The Chicago Outfit and Skimming Las Vegas

At the risk of beating a dead horse, I’ve finished another book that deals with Las Vegas casinos and the impact organized crime had on the city and its eventual financial health as the 1980s rolled around. However, Vegas and the Chicago Outfit is primarily about how the Outfit came to power, how its early overlords and bosses managed things before and during Prohibition, and why Las Vegas was such an attractive lure in the 1940s.

The easy answer to embracing Las Vegas was legalized gaming. Still, the Mob and organized crime – which I’ve always seen as centered structurally and authoritatively in New York during Lucky Luciano’s reign – was much broader and stronger than the FBI ever wanted to admit.

And, while there were interconnecting webs of intelligence and cooperation between crime families in New York, Philadelphia, Buffalo, Detroit, Toledo, Milwaukee, St Louis, and Kansas City in the 1930s, Chicago had the tightest grip on muscle and hitters at the time.

If you weren’t aware, All Capone came to Chicago from New York, and Bugsy Siegel did too. Bugsy was still aligned with Lucky Luciano (and everyone’s favorite money-mover, Meyer Lansky) until his early death after pushing for Hollywood action, Las Vegas skim, a little Mexico drug smuggling, and of course, what greatly impacted the decision to contract his hit, the race wire.

Why Chicago Came Late to Las Vegas

Chicago had plenty of illegal gaming operations in town, not to mention other cities like Cicero and Joliet. And they muscled into the numbers racket, so there was plenty of cash coming in. Still, profitable outside operations were squeezed when bosses Frank Nitti and Paul Ricca were charged with a host of bad-boy crimes against the Hollywood movie industry via union shenanigans in 1943. Their exploits were chronicled by crusading newspaper reporter Westbrook Pegler for which he won a Pulitzer Prize.

As his prison stay approached, Nitti took to the streets and shot himself three times, dying in an unnatural position against a wire fence in a train yard. Ricca took his prison sentence with more grit, holding a grip on the Chicago Outfit while his protégé, Tony “Big Tuna” Accardo, took the helm.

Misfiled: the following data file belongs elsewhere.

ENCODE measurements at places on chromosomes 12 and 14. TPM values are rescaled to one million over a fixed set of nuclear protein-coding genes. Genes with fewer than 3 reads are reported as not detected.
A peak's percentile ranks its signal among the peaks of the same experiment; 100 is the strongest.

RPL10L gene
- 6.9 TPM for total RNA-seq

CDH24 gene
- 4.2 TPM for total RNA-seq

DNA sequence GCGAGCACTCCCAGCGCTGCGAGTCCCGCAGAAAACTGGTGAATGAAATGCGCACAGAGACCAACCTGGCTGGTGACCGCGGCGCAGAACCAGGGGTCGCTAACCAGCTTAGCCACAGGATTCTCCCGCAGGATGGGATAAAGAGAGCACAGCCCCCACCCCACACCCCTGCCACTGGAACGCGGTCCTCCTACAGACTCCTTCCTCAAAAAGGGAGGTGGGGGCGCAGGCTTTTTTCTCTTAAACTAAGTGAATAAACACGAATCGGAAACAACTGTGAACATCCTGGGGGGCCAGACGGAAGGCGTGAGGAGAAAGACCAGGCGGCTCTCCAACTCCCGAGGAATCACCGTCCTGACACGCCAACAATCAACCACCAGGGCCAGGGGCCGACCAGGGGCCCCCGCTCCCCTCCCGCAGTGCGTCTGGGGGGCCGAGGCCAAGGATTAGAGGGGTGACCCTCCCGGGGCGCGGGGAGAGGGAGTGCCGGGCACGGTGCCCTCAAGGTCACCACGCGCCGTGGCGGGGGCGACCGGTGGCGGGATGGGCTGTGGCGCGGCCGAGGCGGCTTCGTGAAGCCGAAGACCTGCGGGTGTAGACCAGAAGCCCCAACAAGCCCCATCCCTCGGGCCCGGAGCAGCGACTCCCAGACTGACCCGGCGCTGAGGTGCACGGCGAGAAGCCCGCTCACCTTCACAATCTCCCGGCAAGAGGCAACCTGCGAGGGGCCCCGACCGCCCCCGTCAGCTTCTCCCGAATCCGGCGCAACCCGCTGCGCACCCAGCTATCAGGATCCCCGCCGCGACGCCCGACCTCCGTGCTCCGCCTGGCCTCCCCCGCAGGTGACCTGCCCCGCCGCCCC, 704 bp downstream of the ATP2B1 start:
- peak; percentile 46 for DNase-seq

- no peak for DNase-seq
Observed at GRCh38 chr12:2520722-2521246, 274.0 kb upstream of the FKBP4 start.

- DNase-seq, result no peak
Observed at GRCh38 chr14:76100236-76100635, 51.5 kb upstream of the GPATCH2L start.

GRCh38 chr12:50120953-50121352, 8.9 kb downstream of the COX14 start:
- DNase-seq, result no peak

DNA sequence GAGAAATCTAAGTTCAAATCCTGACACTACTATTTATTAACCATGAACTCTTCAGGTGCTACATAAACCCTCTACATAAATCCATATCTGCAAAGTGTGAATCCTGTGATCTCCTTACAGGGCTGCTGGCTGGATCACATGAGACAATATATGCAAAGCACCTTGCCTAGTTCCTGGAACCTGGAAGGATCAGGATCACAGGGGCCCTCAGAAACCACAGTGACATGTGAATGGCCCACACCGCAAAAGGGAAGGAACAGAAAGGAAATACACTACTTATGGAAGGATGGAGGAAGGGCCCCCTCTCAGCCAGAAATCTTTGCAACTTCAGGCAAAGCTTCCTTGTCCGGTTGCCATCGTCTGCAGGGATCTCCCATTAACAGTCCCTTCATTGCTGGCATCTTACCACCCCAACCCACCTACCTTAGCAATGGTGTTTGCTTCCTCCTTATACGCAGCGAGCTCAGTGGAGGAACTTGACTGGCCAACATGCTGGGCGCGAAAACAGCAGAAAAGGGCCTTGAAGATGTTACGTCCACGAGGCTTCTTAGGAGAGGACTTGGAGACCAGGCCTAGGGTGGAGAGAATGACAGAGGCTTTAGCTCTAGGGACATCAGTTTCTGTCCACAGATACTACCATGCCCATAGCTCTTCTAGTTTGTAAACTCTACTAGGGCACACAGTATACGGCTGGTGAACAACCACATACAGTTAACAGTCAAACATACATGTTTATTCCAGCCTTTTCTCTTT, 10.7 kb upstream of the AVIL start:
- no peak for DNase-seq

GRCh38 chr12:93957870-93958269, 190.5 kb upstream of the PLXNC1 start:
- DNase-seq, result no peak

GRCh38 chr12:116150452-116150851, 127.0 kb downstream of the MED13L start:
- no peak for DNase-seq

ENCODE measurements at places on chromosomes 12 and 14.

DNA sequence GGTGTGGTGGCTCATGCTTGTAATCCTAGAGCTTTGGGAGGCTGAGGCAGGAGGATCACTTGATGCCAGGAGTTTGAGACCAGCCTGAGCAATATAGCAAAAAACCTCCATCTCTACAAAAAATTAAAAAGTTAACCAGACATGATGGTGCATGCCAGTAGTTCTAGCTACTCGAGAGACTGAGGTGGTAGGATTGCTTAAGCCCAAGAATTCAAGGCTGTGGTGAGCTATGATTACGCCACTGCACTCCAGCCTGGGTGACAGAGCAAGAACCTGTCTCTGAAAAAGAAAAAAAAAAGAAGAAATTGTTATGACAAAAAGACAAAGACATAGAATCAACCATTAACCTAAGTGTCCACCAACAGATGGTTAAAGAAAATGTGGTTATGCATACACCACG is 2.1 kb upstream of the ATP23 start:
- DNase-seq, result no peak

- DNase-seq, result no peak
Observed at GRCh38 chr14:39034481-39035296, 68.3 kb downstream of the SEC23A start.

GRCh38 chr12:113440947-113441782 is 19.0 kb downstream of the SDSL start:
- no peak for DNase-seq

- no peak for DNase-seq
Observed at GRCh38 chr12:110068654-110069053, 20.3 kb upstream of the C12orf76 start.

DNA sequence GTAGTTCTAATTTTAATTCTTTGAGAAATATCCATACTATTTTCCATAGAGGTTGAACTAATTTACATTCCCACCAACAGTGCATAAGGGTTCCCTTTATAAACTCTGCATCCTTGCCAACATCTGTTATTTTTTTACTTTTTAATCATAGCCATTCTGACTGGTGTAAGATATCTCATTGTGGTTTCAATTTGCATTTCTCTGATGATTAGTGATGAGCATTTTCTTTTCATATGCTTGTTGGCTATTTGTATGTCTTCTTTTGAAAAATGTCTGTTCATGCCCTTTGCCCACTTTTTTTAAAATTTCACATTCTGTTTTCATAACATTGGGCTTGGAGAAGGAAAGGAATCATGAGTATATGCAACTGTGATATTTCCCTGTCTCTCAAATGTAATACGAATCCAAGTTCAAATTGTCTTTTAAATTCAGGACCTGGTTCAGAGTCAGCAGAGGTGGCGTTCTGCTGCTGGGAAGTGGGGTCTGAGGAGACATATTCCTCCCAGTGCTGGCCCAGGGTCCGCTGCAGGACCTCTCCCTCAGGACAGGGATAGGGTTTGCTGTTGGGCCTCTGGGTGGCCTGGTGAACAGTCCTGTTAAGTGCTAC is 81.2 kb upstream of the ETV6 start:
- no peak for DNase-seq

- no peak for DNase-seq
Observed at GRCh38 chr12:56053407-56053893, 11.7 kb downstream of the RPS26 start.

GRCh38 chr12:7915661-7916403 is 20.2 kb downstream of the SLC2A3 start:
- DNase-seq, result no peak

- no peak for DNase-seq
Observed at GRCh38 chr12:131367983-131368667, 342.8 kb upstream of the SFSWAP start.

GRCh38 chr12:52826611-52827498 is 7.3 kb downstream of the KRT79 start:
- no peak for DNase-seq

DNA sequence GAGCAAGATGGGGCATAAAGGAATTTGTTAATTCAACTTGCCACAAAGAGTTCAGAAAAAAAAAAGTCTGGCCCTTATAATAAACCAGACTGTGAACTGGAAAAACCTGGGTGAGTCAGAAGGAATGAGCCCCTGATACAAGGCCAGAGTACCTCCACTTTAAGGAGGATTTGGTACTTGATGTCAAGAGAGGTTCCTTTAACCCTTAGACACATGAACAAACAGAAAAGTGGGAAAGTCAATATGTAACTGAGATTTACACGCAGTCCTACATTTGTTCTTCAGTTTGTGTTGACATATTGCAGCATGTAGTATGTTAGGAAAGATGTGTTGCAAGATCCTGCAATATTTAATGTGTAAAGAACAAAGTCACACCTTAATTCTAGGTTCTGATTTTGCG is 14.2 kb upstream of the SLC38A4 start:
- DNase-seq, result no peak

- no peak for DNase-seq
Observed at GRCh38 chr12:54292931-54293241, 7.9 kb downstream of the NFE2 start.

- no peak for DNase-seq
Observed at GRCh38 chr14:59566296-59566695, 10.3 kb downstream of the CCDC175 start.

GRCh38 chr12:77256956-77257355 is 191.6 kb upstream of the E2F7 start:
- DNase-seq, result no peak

With that backdrop, Vegas looked like an easy score, and Siegel, already spending most of his time in Hollywood, was coerced to turn his attention to Sin City. He wasn’t happy about it, but Luciano and Accardo offered support, and his friend Lansky did the same.

To that score, Siegel spent a flood of cash getting the Flamingo casino open, keeping his girlfriend, Virginia Hill, in new dresses, pumps, and jewelry, and letting her decorate the casino. Ever wonder where the saying, “It’s decorated in early Las Vegas,” comes from? Not exactly a compliment, but she’s definitely a contributor to the garish red colors casinos were slathered with from the ’40s to ’70s.

The cash skimmed from the Flamingo may have exasperated the Mob’s bosses and expedited Siegel’s departure from this earthly plain, but the money siphoned away over the next few decades was prodigious, and so was the way the cash left Nevada. That’s the story in Vegas and the Chicago Outfit, and I hope both of my readers buy a copy. Kindle or paperback, I’m not picky.

Hey, really, thanks for reading! And if you want to enjoy Vegas and the Chicago Outfit by listening to it on Audible, click here!


3 thoughts on “The Chicago Outfit and Skimming Las Vegas

Add yours

  1. In the Above referenced Chicago Outfit Book why did you omit Operation Greylord when referring to FBI stings on page 268 ? Over 90 people indicted. The trials lasting almost 10 years with numerous Judges, public officials, lawyers, and court personnel involved.


    1. That’s a good question. Greylord was huge, and you’re right, perhaps it should have been covered. Still, connecting the operation to the skimming in Las Vegas would be tenuous at best. Also, the last few chapters were mostly a wrap-up of the families and what happened to them re: Vegas – mostly as the 1980s rolled around and Greylord was mid-’80s. Still, it would have highlighted some excellent FBI and Justice Department work.


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